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05/26/2020, 11:49 AM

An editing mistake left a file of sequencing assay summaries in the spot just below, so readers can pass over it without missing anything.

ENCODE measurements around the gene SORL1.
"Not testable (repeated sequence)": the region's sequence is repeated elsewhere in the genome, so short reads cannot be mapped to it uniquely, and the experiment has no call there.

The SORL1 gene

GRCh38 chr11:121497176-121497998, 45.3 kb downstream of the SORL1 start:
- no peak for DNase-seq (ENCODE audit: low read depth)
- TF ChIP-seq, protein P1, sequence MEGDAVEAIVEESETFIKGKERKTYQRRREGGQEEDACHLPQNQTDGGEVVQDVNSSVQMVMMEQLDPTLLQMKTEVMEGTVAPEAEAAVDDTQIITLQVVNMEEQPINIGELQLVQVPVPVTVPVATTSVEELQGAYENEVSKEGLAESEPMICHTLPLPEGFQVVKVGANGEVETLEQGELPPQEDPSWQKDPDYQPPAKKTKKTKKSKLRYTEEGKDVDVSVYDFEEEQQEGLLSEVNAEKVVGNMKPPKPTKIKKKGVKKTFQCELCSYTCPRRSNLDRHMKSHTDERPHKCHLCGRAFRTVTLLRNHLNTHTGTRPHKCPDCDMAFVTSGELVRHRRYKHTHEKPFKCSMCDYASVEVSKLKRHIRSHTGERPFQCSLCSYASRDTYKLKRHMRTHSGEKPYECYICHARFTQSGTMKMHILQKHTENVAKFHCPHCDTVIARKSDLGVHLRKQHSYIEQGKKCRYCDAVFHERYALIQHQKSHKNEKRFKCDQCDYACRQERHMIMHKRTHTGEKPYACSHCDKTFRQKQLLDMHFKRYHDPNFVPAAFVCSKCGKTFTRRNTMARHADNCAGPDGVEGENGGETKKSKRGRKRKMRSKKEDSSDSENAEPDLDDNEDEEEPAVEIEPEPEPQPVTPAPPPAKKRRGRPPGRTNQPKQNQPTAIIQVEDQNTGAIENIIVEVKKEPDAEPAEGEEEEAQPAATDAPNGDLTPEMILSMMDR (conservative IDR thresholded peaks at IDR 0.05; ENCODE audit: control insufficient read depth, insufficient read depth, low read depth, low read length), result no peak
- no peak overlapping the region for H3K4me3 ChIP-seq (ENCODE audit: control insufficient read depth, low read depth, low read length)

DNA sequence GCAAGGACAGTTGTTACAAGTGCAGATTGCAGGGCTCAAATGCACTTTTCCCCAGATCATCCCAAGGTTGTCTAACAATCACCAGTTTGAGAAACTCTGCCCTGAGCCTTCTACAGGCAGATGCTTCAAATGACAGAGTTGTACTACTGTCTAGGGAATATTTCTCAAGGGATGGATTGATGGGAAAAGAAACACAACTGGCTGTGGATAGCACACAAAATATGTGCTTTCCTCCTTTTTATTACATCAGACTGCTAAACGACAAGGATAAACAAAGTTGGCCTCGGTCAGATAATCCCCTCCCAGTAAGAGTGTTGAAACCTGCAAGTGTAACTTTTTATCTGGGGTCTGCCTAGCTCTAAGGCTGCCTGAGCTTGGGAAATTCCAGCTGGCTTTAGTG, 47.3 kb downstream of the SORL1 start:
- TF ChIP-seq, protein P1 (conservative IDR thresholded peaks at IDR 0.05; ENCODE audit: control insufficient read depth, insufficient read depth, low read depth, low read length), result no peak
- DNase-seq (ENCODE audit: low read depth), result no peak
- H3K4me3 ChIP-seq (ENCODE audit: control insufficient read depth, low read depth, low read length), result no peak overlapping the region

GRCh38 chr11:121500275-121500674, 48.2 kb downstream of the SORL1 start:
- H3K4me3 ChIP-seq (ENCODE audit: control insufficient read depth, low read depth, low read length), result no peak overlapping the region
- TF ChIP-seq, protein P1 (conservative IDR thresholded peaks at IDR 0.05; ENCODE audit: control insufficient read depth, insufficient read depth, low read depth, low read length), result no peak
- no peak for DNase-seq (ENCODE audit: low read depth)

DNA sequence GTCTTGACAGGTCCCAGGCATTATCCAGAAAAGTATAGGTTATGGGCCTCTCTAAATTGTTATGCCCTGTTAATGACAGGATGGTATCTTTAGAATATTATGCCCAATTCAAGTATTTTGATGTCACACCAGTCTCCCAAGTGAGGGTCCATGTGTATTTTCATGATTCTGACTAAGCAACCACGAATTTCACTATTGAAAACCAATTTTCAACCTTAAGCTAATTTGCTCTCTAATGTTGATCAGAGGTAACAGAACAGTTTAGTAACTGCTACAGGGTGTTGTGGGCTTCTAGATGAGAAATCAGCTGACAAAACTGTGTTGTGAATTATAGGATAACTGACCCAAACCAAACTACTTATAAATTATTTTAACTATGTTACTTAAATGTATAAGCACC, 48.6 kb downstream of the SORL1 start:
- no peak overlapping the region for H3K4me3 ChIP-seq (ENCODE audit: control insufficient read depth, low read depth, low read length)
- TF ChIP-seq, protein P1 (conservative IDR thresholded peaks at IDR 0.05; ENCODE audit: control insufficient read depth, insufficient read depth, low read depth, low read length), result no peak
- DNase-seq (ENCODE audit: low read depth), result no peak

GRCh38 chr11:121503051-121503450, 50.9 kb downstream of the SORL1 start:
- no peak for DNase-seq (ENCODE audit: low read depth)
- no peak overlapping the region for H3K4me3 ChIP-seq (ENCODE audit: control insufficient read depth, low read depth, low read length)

@victorious-energy-56764 I completely understand what you're saying. My point is that economy is a complex system - and the law of unintended consequences often comes back to bite us. There are entire books about it: ā€¢ http://bastiat.org/en/twisatwins.html ā€¢ https://fee.org/media/14946/economicsinonelesson.pdf We should definitely talk about worker compensation. And discuss openly what options exist. But a knee-jerk response based on some moral intuition - especially one that happens to personally benefit ourselves - is dangerous, because we're then incentivized to be blind to the adverse effects. Companies are only pieces in the economic machine. Force applied in one place, ends up having global repercussions (such as increased automation, more prejudice in hiring etc). For eg: if GitLab is able to hire devs from Africa/India of equal skill at a cheaper cost, then that imposes a penalty on every racist employer that refuses to hire Africans/Indians. Taking that ability away from GitLab, takes away that penalty - and therefore encourages racism. As long as all transactions are voluntary, well-informed and free of negative side-effects, they are good because they benefit both parties. Preventing those transactions harms the people who need them the most. Good conversation šŸ™‚ šŸ‘‹
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